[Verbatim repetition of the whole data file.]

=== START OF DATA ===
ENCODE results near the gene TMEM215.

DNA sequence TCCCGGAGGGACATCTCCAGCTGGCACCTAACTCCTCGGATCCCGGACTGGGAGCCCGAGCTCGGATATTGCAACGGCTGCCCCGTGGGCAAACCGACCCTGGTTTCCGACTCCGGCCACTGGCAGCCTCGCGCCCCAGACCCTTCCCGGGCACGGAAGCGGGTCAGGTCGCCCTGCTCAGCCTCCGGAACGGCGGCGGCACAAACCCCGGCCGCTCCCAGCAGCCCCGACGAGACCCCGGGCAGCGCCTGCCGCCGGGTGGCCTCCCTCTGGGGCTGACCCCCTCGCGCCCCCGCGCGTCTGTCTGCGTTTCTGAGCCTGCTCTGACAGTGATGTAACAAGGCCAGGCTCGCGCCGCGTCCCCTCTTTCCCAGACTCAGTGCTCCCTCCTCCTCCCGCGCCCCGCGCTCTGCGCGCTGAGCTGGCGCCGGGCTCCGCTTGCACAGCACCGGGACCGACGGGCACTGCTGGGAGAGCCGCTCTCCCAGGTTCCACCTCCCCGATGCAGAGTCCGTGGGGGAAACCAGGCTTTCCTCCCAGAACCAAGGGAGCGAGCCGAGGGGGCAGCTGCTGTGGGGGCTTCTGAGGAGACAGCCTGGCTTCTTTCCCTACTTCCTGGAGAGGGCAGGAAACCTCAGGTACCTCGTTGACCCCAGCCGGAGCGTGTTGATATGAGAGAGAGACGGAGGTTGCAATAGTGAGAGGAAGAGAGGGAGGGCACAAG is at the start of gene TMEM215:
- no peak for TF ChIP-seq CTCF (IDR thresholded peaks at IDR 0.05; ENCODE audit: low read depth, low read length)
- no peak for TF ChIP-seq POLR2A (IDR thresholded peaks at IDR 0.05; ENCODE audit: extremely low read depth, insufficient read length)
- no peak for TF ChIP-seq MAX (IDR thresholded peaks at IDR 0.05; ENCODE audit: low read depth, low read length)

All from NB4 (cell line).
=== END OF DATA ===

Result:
ENCODE results near the gene TMEM215.

DNA sequence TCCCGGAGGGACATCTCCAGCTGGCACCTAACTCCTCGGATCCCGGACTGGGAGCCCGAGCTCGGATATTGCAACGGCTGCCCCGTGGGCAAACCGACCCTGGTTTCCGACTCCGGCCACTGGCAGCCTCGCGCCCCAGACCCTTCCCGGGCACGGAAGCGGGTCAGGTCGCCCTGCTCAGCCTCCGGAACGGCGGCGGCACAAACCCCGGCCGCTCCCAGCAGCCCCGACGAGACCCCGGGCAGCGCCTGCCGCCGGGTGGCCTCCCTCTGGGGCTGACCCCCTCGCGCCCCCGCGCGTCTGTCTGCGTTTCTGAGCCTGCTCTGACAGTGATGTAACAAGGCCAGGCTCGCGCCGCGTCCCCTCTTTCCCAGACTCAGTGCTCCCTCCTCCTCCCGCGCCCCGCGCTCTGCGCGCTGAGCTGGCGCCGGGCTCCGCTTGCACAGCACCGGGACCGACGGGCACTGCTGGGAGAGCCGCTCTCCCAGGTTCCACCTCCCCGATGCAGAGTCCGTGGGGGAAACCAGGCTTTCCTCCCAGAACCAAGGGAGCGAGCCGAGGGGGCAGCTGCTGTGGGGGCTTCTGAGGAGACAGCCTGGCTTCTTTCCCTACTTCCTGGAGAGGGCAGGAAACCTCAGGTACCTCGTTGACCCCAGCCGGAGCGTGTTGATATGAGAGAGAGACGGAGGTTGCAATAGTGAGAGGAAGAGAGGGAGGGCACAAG is at the start of gene TMEM215:
- no peak for TF ChIP-seq CTCF (IDR thresholded peaks at IDR 0.05; ENCODE audit: low read depth, low read length)
- no peak for TF ChIP-seq POLR2A (IDR thresholded peaks at IDR 0.05; ENCODE audit: extremely low read depth, insufficient read length)
- no peak for TF ChIP-seq MAX (IDR thresholded peaks at IDR 0.05; ENCODE audit: low read depth, low read length)

All from NB4 (cell line).